08 Jul 4 focus areas to prioritise in your FY22 marketing plan
Today we’re talking about plans! Marketing plans to be precise. No doubt the last few months have been busy planning for the year (or so) ahead. As always, Marketers will be expected to deliver big results, on relatively small budgets so it’s really important to have the right goals in place. Expectations are high, and we’re not just talking about customers. The c-suite will have high growth expectations and will be relying on sales and marketing teams to deliver.
A while back, we shared an article on the importance of aligning the marketing planning process with the customer lifecycle. We highly recommend having a quick read if you haven’t yet seen it. It’s a common fact that 80% of your future profit will come from just 20% of your existing customers (source: Gartner). With this in mind – ask yourself, how many of your objectives are dedicated to your existing customers?
Take the time to understand your customers
Prior to developing your marketing plan, there is a process which we recommend every brand undertakes. That’s taking the time to understand existing customers by leveraging the data readily available. Many marketers invest time reflecting and analysing marketing efforts over the previous year, learning what worked well, what didn’t and what they could do differently. Lessons are learned as planning for the year ahead begins. Yet very few invest the same time into learning how their customers have actually behaved during the same timeframe. This is such a missed opportunity, and is vital to helping Marketers set the right objectives.
Acquisition campaigns are typically first and foremost. When thinking about growth, it’s usually the prospect of winning more customers, growing subscription rates, increasing social followers etc. that are the top priorities. Marketers, however, need to move past the softer targets that don’t translate directly to profitability and sustainable growth. Having half a million customers on your database is great, but if the majority aren’t even opening your emails, let alone making a purchase, then what’s the point?
Four focus areas to include in your marketing plan
When you have a clear understanding of how your customers are behaving, it’s so much easier to plan. Think of a customer who is yet to purchase, a customer who recently purchased, a customer who used to spend a lot with you but hasn’t lately, and a customer who has not purchased from you in a really long time. Would you say the same thing to all of these different customers? Thought not!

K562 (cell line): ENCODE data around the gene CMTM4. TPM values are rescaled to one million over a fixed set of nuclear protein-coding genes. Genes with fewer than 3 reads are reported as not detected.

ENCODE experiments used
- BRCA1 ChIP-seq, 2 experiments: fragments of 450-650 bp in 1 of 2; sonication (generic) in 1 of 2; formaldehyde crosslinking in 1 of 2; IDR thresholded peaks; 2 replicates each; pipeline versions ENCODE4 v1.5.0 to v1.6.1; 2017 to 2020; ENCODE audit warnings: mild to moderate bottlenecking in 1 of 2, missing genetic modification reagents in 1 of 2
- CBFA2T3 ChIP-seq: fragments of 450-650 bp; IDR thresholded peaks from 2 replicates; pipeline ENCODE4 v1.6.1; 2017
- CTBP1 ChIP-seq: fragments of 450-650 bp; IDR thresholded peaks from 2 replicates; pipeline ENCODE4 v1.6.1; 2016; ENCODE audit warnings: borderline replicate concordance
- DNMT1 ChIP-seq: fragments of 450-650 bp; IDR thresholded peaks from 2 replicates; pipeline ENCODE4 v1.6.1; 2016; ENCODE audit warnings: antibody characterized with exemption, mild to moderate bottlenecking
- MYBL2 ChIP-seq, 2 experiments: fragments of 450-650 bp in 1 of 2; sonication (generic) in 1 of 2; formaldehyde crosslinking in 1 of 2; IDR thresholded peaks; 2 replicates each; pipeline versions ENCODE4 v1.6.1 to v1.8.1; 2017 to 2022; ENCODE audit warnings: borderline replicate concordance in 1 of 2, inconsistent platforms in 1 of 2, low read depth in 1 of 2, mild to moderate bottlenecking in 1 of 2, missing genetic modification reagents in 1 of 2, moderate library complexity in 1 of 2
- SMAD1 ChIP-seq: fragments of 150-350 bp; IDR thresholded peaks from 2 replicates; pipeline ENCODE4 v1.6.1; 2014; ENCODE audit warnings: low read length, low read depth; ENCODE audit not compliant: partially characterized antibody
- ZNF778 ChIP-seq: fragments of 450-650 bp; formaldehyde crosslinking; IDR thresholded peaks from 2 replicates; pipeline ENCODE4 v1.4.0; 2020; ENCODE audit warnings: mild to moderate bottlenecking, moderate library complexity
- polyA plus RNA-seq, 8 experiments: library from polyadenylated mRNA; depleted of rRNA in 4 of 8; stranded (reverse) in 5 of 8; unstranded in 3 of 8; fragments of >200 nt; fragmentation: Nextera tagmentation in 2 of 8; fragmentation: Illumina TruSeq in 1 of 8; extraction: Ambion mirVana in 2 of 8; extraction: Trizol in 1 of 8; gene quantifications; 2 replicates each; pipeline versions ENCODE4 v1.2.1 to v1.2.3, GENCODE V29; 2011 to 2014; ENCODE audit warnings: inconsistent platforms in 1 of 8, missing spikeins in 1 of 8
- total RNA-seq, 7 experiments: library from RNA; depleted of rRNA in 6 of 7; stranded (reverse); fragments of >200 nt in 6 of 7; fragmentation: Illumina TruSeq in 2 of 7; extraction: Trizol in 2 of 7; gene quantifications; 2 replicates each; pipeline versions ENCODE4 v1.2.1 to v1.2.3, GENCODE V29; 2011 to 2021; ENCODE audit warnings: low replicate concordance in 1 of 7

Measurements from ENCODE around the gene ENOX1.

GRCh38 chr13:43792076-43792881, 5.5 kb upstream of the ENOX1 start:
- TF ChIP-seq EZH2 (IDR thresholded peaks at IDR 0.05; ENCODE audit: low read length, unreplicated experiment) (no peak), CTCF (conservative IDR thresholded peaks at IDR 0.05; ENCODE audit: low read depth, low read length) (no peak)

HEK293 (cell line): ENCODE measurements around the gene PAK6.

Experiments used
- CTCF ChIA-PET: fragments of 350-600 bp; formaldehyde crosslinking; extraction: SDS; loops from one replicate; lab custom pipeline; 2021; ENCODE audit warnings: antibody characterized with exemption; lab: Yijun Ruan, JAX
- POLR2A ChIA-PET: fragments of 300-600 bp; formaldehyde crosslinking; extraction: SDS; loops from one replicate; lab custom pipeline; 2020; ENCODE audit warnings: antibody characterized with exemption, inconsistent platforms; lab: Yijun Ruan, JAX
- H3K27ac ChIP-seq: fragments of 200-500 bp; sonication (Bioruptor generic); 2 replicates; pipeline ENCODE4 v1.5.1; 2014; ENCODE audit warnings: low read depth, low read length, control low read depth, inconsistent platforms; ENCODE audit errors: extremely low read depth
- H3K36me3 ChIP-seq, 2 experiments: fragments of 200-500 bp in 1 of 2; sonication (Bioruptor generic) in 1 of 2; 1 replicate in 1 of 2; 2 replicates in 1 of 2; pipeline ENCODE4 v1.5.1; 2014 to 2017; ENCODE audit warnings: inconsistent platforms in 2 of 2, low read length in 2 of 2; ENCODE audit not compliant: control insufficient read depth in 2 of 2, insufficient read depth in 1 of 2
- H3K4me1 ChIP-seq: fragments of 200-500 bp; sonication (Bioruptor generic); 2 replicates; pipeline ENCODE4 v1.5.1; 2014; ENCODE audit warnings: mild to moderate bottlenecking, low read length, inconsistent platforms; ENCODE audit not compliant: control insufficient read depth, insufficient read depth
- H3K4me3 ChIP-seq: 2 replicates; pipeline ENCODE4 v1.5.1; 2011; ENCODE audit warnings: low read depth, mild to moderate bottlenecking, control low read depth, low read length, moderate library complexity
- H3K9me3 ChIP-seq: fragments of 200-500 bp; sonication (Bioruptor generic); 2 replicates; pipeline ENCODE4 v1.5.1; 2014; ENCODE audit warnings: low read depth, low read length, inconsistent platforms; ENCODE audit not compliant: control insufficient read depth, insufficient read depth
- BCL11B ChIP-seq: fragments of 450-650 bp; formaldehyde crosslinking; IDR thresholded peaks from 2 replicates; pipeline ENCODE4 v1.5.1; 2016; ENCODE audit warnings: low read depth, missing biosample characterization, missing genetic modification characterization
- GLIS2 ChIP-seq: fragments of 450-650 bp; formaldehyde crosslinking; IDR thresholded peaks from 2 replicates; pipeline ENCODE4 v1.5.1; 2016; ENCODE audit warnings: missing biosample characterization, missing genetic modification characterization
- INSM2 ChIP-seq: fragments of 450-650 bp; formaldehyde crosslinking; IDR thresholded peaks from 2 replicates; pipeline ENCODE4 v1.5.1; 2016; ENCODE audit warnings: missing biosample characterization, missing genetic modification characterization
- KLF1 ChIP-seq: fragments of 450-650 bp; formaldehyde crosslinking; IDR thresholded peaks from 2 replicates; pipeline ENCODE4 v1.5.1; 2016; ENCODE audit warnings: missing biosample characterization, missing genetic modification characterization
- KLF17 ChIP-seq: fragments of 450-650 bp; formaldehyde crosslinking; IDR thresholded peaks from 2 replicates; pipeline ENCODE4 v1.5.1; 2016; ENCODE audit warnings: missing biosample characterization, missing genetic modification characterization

Instead of focusing on acquisition growth, focus (at least some of) your attention on keeping and growing your existing customers.
1. Reduce your customer churn rate – a simple analogy here is what we call a leaky bucket. If you have holes in your bucket, no matter how much water you add, it will never be full. You need to start covering up the holes at the bottom, one by one – simple really! Find out which customers are at risk of leaving (i.e. who hasn’t purchased in a while), here’s your chance to stop them before it’s too late!
2. Grow your most loyal customers – referring back to the stat above, imagine you could increase 20% to 25% – the returns would be incredible! It costs a lot less to keep an existing customer than it does to acquire a new one. Your data will reveal which customers are on the verge of being ‘superstar’ customers (those who spend most, most often). You should have a separate strategy in place to keep these customers engaged.
3. Increase your customer referrals – our research report ‘The Unspoken Customer’ revealed that 63% of customers expect to be rewarded for referrals. Remember, loyal customers not only visit more, but they bring their friends. It’s important you recognise and reward referrals. Measure and monitor how many referrals you are actually receiving.
4. Win back lost customers – determine why previously loyal customers decided to move on. Pick up the phone, have a one-to-one conversation, go on a listening tour. You will learn a lot. Incentivise these customers to return, remind them of your value proposition. Ask for another chance. Too many brands don’t fight hard enough for previously loyal customers.
We get it, Marketers are under a lot of pressure to deliver, so it’s understandable that short-term wins take a lot of attention. But, always remember successful, and importantly, sustainable growth requires a balance of short-term and long-term strategies. A great book which takes a much closer look at this is ‘The Long and Short of it’ by Peter Field and Les Benet!
Invest your time in understanding exactly how your customers are behaving, take those learnings and apply them to your marketing plan. We guarantee that your C-suite will be impressed!
Customology are customer lifecycle management specialists, if you need any help in understanding how your customers are behaving, segmenting your customers into different behavioural groups or implementing effective communication programs, please feel free to contact one of our Customologists on 1300 264 549 or email@example.com.